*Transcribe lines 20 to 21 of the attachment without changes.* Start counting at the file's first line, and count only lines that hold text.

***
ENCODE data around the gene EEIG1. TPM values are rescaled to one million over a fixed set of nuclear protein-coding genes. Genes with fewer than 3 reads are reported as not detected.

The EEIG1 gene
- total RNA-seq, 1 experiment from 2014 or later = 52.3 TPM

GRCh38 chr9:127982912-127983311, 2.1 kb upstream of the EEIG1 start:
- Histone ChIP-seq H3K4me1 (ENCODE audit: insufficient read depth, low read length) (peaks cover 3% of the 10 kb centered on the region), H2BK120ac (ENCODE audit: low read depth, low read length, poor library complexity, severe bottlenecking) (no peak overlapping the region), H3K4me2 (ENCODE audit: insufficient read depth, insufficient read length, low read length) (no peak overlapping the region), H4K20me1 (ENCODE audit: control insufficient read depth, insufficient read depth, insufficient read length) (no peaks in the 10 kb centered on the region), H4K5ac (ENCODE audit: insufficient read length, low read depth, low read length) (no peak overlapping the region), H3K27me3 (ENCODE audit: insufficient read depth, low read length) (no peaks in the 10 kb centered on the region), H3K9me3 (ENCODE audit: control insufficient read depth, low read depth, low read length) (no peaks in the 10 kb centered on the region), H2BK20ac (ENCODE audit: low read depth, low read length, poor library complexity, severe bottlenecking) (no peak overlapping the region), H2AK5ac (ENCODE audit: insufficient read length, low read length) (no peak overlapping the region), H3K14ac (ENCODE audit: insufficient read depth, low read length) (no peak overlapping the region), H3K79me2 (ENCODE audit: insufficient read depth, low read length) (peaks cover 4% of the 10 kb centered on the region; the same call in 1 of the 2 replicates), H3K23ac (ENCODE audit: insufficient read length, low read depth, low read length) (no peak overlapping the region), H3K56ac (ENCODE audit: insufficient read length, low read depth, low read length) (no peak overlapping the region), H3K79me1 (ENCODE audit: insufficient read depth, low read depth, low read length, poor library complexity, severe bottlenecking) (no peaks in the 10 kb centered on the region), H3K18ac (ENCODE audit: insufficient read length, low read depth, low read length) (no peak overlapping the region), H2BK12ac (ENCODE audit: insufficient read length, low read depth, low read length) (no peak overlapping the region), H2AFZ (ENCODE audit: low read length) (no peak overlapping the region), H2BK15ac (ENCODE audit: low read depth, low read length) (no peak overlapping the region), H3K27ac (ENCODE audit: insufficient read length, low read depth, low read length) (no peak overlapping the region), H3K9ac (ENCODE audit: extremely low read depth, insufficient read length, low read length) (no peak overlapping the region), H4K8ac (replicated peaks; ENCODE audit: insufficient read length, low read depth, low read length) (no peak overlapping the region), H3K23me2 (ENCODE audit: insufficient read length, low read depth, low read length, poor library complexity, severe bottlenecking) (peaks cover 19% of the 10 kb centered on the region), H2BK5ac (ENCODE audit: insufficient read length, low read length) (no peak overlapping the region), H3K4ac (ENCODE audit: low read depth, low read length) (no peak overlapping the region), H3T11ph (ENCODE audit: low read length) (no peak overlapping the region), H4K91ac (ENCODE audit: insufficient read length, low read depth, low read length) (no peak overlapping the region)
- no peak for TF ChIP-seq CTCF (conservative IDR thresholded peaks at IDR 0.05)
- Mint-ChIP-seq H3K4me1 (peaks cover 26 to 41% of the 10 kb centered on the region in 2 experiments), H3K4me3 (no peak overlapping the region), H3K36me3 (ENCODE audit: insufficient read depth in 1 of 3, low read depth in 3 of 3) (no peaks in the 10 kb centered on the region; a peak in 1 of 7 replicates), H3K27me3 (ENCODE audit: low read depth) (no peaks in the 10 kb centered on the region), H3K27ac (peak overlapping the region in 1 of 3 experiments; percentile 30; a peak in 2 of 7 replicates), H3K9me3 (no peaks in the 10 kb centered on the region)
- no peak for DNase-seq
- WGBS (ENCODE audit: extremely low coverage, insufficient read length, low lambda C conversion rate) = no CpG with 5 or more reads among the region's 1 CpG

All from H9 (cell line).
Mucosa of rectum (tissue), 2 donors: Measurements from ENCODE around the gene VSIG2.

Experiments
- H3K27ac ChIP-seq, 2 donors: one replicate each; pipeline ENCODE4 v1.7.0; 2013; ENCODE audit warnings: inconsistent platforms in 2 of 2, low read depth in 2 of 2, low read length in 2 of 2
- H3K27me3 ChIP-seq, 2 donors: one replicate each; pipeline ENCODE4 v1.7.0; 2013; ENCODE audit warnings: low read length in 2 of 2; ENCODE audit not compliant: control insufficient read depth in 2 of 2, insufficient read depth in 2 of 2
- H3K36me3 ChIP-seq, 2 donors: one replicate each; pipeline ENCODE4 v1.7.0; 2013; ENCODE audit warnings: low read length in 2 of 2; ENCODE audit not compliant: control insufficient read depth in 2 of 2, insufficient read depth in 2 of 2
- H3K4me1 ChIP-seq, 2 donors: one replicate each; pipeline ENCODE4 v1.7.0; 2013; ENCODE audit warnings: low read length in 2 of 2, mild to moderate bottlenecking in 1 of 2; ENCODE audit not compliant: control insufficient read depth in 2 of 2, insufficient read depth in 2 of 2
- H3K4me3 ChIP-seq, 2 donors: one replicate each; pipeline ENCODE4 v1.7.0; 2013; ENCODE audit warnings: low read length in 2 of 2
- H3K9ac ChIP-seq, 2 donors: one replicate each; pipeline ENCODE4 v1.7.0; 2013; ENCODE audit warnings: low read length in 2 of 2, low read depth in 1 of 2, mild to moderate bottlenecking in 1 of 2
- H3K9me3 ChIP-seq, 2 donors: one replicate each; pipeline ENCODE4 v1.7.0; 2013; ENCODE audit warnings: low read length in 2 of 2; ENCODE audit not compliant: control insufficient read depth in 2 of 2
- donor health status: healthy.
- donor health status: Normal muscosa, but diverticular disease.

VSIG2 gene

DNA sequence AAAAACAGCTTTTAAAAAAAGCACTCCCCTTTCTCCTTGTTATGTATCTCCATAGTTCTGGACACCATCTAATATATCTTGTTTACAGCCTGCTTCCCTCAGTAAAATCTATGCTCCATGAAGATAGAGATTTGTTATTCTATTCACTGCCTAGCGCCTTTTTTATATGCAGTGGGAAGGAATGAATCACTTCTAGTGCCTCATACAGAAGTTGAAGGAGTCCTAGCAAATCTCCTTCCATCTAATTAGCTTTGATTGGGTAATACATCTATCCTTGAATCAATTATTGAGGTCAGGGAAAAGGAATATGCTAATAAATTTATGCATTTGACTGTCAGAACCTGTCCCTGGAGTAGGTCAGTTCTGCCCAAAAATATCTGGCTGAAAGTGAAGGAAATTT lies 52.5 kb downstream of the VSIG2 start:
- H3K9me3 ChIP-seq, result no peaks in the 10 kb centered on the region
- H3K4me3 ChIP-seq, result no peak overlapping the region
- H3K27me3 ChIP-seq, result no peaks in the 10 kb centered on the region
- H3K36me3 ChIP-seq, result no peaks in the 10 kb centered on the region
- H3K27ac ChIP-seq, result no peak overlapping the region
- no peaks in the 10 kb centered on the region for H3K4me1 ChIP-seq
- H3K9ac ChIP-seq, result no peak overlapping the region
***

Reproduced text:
- donor health status: healthy.
- donor health status: Normal muscosa, but diverticular disease.